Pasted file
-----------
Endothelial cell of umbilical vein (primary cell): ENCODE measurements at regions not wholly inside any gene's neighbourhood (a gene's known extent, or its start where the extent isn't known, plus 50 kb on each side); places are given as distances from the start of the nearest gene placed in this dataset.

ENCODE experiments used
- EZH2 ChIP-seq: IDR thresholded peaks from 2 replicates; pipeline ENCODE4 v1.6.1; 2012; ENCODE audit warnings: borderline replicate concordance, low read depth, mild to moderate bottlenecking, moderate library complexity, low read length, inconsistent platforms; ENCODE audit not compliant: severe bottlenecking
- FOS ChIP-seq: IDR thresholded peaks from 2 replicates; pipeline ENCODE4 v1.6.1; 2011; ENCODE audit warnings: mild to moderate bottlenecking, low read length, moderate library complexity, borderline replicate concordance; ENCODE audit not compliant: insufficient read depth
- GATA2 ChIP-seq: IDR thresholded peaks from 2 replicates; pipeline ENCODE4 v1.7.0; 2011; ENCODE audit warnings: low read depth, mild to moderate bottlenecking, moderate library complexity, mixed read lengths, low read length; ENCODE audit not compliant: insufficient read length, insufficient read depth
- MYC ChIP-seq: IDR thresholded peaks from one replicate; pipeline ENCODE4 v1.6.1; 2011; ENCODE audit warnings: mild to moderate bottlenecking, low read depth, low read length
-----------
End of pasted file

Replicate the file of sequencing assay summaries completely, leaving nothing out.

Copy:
Endothelial cell of umbilical vein (primary cell): ENCODE measurements at regions not wholly inside any gene's neighbourhood (a gene's known extent, or its start where the extent isn't known, plus 50 kb on each side); places are given as distances from the start of the nearest gene placed in this dataset.

ENCODE experiments used
- EZH2 ChIP-seq: IDR thresholded peaks from 2 replicates; pipeline ENCODE4 v1.6.1; 2012; ENCODE audit warnings: borderline replicate concordance, low read depth, mild to moderate bottlenecking, moderate library complexity, low read length, inconsistent platforms; ENCODE audit not compliant: severe bottlenecking
- FOS ChIP-seq: IDR thresholded peaks from 2 replicates; pipeline ENCODE4 v1.6.1; 2011; ENCODE audit warnings: mild to moderate bottlenecking, low read length, moderate library complexity, borderline replicate concordance; ENCODE audit not compliant: insufficient read depth
- GATA2 ChIP-seq: IDR thresholded peaks from 2 replicates; pipeline ENCODE4 v1.7.0; 2011; ENCODE audit warnings: low read depth, mild to moderate bottlenecking, moderate library complexity, mixed read lengths, low read length; ENCODE audit not compliant: insufficient read length, insufficient read depth
- MYC ChIP-seq: IDR thresholded peaks from one replicate; pipeline ENCODE4 v1.6.1; 2011; ENCODE audit warnings: mild to moderate bottlenecking, low read depth, low read length